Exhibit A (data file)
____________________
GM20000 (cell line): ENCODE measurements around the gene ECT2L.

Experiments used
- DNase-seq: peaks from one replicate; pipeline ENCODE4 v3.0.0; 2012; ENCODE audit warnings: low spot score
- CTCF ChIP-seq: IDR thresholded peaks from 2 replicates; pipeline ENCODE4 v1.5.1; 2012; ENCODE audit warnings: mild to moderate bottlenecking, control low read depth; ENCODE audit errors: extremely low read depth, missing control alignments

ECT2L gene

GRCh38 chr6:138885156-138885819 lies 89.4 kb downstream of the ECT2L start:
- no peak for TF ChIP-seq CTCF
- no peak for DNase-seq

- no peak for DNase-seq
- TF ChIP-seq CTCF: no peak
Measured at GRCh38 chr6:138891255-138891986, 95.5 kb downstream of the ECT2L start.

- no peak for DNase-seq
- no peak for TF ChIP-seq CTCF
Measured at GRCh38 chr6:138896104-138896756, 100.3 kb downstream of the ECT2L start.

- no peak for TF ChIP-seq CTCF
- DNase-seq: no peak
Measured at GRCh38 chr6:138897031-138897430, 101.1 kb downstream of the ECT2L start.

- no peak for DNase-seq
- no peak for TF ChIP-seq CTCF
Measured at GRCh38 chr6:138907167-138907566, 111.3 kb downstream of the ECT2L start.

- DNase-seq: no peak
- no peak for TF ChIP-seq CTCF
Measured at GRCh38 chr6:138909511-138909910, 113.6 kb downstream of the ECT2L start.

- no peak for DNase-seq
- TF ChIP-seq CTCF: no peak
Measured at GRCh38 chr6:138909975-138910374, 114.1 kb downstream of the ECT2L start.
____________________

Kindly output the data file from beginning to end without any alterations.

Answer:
GM20000 (cell line): ENCODE measurements around the gene ECT2L.

Experiments used
- DNase-seq: peaks from one replicate; pipeline ENCODE4 v3.0.0; 2012; ENCODE audit warnings: low spot score
- CTCF ChIP-seq: IDR thresholded peaks from 2 replicates; pipeline ENCODE4 v1.5.1; 2012; ENCODE audit warnings: mild to moderate bottlenecking, control low read depth; ENCODE audit errors: extremely low read depth, missing control alignments

ECT2L gene

GRCh38 chr6:138885156-138885819 lies 89.4 kb downstream of the ECT2L start:
- no peak for TF ChIP-seq CTCF
- no peak for DNase-seq

- no peak for DNase-seq
- TF ChIP-seq CTCF: no peak
Measured at GRCh38 chr6:138891255-138891986, 95.5 kb downstream of the ECT2L start.

- no peak for DNase-seq
- no peak for TF ChIP-seq CTCF
Measured at GRCh38 chr6:138896104-138896756, 100.3 kb downstream of the ECT2L start.

- no peak for TF ChIP-seq CTCF
- DNase-seq: no peak
Measured at GRCh38 chr6:138897031-138897430, 101.1 kb downstream of the ECT2L start.

- no peak for DNase-seq
- no peak for TF ChIP-seq CTCF
Measured at GRCh38 chr6:138907167-138907566, 111.3 kb downstream of the ECT2L start.

- DNase-seq: no peak
- no peak for TF ChIP-seq CTCF
Measured at GRCh38 chr6:138909511-138909910, 113.6 kb downstream of the ECT2L start.

- no peak for DNase-seq
- TF ChIP-seq CTCF: no peak
Measured at GRCh38 chr6:138909975-138910374, 114.1 kb downstream of the ECT2L start.